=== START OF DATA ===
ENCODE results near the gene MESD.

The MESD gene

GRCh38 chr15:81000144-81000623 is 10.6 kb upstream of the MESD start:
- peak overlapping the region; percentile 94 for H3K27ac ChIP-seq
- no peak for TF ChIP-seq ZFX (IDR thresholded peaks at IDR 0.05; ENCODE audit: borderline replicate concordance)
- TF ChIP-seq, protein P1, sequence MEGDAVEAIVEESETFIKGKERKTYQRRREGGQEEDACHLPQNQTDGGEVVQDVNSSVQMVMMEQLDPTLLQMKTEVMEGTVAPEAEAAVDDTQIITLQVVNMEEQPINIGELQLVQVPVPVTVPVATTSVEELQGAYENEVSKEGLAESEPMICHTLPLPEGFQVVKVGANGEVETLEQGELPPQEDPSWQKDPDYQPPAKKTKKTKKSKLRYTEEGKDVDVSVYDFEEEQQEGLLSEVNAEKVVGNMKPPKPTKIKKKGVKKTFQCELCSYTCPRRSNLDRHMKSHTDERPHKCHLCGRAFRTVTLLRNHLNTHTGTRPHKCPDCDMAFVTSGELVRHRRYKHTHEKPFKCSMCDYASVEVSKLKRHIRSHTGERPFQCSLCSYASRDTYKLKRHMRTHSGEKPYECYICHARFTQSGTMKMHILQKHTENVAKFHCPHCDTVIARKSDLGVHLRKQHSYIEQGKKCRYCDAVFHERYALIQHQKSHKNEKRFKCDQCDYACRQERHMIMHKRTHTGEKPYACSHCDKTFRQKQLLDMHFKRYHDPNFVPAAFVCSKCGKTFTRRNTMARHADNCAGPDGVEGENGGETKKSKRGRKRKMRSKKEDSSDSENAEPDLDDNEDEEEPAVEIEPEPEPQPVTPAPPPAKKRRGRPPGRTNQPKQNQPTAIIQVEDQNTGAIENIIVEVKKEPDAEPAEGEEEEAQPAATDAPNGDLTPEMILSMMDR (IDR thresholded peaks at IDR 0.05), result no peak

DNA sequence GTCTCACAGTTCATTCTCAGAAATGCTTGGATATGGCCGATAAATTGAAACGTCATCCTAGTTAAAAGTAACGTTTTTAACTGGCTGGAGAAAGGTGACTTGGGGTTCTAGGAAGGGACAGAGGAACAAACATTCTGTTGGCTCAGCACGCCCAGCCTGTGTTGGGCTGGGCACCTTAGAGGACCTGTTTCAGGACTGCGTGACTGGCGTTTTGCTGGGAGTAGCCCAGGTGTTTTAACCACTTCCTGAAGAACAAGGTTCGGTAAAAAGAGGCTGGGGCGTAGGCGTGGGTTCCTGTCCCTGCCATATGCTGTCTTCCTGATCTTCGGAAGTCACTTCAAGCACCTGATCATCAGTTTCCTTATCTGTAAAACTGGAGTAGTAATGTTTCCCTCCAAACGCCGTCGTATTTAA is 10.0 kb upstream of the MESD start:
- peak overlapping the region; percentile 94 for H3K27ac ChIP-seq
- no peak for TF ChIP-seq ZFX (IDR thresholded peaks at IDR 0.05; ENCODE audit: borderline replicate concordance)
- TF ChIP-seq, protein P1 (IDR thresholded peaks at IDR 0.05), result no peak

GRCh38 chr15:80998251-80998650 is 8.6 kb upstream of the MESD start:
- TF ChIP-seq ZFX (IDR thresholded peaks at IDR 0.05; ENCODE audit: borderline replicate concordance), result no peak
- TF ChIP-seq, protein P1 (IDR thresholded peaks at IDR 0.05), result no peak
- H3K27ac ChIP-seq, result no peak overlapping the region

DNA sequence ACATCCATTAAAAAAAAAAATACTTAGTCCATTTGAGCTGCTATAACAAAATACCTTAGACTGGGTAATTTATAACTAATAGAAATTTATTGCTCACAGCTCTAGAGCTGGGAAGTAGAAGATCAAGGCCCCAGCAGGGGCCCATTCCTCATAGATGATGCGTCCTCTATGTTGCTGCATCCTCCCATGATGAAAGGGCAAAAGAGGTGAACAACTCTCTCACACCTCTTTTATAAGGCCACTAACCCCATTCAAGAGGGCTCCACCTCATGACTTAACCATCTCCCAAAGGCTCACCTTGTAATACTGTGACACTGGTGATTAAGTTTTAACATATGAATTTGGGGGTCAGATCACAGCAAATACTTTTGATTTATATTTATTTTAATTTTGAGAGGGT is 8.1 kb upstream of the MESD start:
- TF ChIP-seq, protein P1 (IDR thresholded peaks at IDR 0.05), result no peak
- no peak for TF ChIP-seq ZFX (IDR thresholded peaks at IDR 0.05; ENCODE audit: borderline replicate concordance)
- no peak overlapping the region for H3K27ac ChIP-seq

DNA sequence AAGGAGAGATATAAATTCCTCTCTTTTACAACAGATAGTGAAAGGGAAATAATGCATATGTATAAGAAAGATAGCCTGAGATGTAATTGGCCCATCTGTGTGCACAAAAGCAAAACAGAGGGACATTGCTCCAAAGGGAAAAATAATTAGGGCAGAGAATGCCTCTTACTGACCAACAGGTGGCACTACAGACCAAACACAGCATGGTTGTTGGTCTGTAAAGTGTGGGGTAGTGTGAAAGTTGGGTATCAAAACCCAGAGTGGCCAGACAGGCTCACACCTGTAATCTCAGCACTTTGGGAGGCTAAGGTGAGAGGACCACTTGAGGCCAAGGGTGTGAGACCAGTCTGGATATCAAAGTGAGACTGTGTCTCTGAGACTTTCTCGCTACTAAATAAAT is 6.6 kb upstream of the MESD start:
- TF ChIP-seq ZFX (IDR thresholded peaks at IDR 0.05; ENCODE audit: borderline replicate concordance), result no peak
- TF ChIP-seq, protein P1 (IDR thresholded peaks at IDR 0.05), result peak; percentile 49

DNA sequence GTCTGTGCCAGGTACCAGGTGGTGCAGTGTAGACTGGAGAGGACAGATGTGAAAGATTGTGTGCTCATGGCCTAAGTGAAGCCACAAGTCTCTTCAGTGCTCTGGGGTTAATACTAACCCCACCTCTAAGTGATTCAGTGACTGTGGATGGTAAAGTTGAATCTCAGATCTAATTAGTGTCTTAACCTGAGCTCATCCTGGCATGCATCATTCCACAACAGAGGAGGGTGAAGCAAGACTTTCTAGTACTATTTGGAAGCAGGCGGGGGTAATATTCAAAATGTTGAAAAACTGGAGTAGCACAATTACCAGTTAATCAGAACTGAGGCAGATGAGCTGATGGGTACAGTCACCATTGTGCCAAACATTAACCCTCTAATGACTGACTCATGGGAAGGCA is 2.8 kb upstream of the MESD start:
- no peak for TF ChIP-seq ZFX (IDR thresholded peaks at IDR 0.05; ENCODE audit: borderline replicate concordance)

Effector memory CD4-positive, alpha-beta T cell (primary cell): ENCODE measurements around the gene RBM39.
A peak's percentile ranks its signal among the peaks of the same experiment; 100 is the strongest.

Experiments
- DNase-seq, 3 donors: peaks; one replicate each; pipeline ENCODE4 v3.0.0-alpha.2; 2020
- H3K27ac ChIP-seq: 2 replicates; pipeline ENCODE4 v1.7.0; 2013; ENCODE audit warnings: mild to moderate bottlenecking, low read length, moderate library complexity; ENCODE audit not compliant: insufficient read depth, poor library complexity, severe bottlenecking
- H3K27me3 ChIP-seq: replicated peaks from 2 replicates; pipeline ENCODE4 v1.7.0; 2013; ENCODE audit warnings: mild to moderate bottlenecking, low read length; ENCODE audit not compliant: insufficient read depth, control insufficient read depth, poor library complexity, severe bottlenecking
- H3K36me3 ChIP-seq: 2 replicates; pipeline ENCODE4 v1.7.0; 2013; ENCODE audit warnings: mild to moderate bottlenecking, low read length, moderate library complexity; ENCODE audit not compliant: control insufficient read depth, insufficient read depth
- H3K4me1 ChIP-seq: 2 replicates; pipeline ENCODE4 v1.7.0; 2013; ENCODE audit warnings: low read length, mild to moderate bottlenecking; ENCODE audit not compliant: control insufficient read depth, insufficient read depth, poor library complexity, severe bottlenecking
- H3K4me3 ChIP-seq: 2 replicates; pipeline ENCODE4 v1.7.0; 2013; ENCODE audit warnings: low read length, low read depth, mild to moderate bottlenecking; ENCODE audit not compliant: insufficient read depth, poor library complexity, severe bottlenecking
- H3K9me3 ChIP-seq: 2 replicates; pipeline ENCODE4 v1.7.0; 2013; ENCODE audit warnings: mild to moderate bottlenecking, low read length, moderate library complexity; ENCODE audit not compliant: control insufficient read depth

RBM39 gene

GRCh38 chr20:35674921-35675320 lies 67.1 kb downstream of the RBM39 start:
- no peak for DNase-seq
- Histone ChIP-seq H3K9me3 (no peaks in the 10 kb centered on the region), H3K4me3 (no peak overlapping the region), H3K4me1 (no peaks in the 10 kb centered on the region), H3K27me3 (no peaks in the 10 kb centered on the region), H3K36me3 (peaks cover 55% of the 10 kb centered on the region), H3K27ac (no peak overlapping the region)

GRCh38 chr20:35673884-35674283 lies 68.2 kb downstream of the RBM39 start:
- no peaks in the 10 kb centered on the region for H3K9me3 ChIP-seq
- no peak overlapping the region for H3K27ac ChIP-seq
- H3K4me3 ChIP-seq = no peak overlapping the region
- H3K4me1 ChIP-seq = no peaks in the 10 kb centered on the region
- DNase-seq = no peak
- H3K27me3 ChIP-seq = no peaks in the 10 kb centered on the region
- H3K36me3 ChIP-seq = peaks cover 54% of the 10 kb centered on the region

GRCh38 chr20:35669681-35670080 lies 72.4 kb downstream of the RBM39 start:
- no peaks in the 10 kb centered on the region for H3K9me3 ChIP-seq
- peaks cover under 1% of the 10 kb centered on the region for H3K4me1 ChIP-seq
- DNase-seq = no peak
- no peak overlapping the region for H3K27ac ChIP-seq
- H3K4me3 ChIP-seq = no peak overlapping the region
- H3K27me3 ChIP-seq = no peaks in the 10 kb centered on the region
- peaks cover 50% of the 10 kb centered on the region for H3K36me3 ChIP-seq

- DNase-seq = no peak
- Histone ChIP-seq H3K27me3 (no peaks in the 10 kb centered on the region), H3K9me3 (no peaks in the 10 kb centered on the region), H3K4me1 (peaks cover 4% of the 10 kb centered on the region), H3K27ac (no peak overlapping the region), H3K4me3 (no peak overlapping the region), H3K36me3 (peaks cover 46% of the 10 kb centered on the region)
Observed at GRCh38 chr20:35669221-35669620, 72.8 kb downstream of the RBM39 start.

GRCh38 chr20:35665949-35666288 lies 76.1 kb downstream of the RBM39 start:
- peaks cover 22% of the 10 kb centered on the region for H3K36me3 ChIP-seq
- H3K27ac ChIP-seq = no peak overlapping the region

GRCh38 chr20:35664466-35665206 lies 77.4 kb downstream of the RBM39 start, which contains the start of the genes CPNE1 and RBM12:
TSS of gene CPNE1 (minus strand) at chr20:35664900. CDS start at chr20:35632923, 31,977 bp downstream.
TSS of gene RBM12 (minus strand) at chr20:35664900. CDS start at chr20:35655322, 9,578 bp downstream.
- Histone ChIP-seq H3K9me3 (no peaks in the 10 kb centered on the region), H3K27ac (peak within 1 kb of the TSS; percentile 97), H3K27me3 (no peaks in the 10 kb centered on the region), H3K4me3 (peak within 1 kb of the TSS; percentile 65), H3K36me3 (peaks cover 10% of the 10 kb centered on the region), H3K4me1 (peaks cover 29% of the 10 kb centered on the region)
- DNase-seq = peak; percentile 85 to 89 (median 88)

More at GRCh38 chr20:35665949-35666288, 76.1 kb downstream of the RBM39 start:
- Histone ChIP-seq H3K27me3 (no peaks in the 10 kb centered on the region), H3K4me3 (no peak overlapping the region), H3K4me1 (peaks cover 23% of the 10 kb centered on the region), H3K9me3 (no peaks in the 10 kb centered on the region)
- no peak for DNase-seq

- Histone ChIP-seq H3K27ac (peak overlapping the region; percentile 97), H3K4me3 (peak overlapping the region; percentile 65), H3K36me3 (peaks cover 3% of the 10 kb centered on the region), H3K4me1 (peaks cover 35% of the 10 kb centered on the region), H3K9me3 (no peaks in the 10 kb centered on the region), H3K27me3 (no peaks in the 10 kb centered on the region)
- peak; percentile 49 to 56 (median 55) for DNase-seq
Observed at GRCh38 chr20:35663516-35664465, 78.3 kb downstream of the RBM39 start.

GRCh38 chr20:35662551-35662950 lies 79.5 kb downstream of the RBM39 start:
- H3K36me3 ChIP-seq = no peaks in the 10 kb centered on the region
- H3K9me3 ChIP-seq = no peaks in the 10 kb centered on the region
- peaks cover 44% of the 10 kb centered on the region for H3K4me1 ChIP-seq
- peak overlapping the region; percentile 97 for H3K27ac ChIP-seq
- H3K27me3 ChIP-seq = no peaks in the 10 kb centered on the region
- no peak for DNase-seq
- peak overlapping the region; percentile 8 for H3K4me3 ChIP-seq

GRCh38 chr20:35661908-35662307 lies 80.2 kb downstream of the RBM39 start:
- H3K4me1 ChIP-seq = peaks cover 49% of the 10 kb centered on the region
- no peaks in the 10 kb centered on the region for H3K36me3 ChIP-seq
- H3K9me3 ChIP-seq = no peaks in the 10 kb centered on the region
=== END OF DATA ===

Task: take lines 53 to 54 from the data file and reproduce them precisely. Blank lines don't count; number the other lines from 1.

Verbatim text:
- peaks cover 50% of the 10 kb centered on the region for H3K36me3 ChIP-seq

- DNase-seq = no peak